Originally Posted by Crazytrekker
I continue to be at a loss to understand why my 203 is either perfect or awful (very little in between) at streaming DMB shares (FLAC files ripped at level 6) over wi-fi from my Synology NAS.
I have Sky superfast broadband with their newest router.
At 2am it is perfect. Lightning fast. Art loads instantly. Music starts instantly.
At 9:30 am, for instance, its sluggish as hell. Art doesn't load. Music stutters. The remote doesn't work. Its just awful - while my Denon receiver seems just fine at the exact same time. I should note, however, that at times both the Oppo and the Denon receiver lose track of what I am playing - so while I might be listening to track 4 the display is already telling me I'm listening to track 5...
I realise network traffic is greater at 9:30am. But I'm getting about 60mbps at 2am and about 40 mbps now. So it can't make all that much difference surely?
Is there a trick to improving this - other than a wired connection? I've tried network standby on/off with no apparent difference. Is it basically a problem with streaming largish FLAC files over MP3?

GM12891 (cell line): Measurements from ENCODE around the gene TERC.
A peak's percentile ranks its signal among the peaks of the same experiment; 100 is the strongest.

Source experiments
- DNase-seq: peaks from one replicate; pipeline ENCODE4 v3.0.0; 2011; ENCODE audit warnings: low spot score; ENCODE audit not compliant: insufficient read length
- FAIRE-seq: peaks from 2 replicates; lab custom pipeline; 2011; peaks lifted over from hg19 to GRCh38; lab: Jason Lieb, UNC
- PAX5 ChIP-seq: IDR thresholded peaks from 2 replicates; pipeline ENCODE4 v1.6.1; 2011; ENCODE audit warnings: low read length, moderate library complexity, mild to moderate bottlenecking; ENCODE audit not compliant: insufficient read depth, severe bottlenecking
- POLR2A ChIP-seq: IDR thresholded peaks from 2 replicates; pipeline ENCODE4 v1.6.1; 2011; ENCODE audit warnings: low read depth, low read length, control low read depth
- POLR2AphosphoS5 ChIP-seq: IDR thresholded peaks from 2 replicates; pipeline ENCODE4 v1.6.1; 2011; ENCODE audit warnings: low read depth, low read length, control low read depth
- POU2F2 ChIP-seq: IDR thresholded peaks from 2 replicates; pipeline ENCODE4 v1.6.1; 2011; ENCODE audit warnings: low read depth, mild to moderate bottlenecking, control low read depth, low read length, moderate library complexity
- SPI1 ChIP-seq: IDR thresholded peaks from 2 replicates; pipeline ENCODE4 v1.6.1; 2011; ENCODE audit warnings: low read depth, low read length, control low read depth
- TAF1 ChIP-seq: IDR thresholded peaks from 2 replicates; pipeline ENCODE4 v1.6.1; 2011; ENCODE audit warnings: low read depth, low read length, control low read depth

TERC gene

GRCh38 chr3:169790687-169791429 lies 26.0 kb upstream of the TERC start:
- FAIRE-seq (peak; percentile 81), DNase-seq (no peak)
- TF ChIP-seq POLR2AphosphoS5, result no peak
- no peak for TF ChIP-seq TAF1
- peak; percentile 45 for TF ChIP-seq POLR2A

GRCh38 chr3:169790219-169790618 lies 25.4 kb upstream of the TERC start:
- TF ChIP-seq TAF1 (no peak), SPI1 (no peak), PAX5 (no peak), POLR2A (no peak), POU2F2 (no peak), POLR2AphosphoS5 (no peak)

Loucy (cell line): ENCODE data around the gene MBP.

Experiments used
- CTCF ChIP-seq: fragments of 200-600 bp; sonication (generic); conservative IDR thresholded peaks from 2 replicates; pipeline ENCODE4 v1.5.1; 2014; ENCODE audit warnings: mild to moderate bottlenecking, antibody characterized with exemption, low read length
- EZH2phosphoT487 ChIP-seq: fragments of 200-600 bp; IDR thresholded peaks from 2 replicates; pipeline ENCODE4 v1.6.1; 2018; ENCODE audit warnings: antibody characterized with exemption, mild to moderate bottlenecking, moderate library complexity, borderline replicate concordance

For this scenario, it’s not about aggregate data rates (i.e. total Mbps), it’s about packet loss. If you are simply transferring a file, packet loss isn’t the “end of the world”, as the underlying protocols will recognize and recover those lost packets. But if you are streaming content, and, also incurring significant packet loss, then that presents itself in undesirable ways (e.g. stuttering, etc.). Again, the networking protocols will take steps to recover those lost packets, but that breaks up the whole streaming process.
Just the fact that you see different rates, at different times, within your own (internal) WiFi network is an indication that it is suffering from some sort of interference, possibly from other WiFi networks, and/or from some other electronic devices. (E.G. I’ve witnessed WiFi disruption while a microwave oven was running. Although it isn’t likely that it is bleeding microwave radiation, it is bleeding other radio spectrum interference, and the point is, that other devices are capable of a similar behavior.)
I have no idea if you are in an apartment, or have other houses, 10 feet away, or what your situation might be, but I can only guess that other WiFi networks might be part of the problem. I also know nothing about your Sky device, but _most_ WiFi routers are configurable. There are a number of WiFi “channels” that are utilized by each of the WiFi spectrums, and the default setting on most WiFi routers is to allow the device to “Auto select” a channel. However, most (decent) WiFi routers also allow you to manually select a specific channel. Assuming that you have access to your Sky device, and that it is configurable, you might try selecting (and testing) different channels, in the hope that you can find one that is “less impacted” by other routers in your “neighborhood”.
(If you hard-code a channel,the connecting devices will then, also lock into that channel, when they attach to your specific SSID.)